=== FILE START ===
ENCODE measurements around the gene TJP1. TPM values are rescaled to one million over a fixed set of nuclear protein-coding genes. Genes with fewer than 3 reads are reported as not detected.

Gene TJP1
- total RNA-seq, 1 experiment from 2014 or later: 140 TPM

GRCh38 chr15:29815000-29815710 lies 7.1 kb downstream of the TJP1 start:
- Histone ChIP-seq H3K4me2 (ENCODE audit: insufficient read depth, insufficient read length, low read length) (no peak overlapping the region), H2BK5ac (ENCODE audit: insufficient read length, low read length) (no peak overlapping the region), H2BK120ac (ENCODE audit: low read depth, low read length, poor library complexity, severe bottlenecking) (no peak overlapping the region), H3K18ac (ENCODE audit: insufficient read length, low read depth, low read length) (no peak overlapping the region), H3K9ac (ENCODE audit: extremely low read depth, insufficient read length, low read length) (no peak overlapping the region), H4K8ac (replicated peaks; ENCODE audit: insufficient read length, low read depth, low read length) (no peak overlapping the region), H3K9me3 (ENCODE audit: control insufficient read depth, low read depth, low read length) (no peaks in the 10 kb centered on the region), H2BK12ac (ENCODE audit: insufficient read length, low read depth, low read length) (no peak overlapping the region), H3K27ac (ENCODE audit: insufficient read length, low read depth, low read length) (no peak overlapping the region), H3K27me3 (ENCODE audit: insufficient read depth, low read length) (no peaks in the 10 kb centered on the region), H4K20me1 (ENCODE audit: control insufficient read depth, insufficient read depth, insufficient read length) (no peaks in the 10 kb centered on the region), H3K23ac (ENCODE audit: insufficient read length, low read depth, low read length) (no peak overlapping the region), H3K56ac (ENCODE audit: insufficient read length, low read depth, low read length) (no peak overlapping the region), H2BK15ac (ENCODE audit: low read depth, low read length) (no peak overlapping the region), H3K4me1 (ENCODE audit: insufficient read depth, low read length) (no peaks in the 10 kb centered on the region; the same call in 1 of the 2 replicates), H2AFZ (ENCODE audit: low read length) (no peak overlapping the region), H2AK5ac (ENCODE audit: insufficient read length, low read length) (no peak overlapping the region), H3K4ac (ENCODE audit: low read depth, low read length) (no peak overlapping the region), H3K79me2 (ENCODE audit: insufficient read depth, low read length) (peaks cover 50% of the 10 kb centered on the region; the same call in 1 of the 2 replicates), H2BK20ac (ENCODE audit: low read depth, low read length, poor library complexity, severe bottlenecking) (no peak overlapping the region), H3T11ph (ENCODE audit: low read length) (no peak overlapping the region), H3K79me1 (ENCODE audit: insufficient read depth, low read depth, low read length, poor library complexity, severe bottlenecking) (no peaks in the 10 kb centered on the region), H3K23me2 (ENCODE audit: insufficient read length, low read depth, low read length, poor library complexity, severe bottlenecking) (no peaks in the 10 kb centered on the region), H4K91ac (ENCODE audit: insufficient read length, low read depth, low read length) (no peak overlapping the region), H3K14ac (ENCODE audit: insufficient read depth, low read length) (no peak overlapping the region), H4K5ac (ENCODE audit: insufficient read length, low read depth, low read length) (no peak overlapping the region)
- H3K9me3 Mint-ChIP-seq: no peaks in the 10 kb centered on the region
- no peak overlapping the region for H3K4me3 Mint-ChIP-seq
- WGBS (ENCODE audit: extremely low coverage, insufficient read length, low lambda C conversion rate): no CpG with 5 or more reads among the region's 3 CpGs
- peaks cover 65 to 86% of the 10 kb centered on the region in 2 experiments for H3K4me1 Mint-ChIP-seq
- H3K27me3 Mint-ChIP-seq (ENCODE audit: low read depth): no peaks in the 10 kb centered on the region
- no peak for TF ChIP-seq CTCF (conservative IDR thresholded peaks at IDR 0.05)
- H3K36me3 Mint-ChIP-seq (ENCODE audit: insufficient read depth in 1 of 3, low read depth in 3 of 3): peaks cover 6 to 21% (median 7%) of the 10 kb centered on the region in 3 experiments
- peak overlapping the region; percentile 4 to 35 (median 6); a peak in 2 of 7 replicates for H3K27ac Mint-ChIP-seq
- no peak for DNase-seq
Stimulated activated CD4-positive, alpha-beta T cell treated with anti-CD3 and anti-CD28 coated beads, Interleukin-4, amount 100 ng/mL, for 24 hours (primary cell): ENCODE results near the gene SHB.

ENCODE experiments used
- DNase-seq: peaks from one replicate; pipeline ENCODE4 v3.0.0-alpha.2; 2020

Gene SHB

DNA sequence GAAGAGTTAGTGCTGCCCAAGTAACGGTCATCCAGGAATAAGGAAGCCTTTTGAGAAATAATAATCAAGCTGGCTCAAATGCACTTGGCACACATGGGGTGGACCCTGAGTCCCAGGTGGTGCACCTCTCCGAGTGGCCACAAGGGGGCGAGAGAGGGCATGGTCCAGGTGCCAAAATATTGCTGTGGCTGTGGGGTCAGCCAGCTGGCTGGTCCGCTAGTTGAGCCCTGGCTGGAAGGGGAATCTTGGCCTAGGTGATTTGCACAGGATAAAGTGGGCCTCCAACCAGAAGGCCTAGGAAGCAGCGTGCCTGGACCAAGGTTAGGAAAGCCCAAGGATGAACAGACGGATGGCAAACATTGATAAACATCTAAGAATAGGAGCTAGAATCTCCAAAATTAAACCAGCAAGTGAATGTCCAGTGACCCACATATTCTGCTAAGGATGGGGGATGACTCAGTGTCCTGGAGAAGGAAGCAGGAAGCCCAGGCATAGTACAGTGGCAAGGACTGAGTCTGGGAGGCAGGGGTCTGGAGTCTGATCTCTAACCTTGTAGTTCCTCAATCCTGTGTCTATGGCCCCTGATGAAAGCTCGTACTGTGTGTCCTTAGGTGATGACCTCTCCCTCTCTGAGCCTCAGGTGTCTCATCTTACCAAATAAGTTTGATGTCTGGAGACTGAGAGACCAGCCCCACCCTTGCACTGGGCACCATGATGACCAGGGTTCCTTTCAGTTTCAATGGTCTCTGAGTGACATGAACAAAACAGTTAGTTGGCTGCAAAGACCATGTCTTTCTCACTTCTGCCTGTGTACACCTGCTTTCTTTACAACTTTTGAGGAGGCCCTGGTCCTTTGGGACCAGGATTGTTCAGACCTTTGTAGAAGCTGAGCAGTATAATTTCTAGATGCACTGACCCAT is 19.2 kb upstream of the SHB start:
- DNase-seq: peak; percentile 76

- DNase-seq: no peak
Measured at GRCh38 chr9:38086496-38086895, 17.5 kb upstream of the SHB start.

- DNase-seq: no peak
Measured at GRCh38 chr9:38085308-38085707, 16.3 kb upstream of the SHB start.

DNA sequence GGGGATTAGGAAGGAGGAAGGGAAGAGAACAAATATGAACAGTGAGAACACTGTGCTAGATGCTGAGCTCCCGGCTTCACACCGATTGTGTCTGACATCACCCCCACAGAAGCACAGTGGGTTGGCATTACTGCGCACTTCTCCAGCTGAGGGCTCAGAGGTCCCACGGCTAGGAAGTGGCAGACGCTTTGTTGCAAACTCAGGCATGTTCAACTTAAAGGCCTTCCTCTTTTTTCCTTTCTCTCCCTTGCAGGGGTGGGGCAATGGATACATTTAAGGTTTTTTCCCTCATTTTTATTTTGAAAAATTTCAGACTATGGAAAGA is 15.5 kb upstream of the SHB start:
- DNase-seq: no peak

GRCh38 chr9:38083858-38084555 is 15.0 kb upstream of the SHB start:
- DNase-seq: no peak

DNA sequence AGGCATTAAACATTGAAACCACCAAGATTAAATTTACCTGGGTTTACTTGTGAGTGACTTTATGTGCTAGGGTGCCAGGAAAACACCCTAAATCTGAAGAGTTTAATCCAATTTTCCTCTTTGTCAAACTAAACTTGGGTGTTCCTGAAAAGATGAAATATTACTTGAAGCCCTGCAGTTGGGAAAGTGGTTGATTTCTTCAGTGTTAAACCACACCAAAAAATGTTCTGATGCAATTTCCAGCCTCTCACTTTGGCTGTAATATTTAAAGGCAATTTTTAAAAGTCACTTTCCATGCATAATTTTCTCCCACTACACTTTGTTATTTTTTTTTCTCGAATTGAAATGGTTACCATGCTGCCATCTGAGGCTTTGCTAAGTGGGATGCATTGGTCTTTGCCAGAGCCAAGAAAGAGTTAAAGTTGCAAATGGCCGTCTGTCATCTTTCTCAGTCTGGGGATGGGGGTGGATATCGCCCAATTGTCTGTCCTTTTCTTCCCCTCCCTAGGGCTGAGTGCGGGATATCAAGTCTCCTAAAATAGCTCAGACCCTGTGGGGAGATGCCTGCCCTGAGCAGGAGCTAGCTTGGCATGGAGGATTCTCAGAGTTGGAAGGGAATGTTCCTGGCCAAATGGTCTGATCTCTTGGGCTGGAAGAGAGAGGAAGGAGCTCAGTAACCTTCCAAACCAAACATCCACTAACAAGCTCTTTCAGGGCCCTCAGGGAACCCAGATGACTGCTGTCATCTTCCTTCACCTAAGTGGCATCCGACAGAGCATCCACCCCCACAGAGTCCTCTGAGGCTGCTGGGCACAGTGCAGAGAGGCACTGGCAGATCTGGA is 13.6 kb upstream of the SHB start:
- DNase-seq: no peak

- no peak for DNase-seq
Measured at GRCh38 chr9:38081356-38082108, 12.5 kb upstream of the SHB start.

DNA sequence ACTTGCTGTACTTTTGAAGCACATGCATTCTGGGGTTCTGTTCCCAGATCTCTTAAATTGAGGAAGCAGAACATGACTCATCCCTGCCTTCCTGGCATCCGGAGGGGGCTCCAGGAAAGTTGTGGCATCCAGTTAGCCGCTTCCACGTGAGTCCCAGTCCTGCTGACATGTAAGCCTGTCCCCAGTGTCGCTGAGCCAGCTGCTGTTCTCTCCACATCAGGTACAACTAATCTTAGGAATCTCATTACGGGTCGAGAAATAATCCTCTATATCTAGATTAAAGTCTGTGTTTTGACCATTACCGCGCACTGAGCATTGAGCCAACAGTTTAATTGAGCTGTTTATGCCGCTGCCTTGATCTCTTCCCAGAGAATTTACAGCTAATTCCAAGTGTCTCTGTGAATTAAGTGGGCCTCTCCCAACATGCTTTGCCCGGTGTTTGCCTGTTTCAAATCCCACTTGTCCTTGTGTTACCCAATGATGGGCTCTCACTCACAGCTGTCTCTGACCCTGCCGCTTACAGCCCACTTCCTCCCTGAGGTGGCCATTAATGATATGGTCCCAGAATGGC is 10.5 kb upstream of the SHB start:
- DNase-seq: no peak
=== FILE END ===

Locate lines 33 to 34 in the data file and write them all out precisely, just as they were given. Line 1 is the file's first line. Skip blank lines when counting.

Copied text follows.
DNA sequence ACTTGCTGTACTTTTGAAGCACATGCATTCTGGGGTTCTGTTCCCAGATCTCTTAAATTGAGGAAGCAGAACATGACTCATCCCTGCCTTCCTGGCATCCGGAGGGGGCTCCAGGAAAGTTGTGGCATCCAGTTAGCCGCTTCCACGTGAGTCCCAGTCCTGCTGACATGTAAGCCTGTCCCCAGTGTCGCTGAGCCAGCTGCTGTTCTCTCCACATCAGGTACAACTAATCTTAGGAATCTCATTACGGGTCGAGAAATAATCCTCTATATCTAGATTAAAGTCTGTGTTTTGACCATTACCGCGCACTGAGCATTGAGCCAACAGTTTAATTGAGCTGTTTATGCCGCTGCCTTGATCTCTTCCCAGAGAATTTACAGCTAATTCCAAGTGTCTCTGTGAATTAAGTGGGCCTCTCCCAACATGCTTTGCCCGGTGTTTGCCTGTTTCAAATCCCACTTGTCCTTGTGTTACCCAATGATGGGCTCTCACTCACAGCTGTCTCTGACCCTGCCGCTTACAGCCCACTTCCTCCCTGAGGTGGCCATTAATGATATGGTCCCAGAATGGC is 10.5 kb upstream of the SHB start:
- DNase-seq: no peak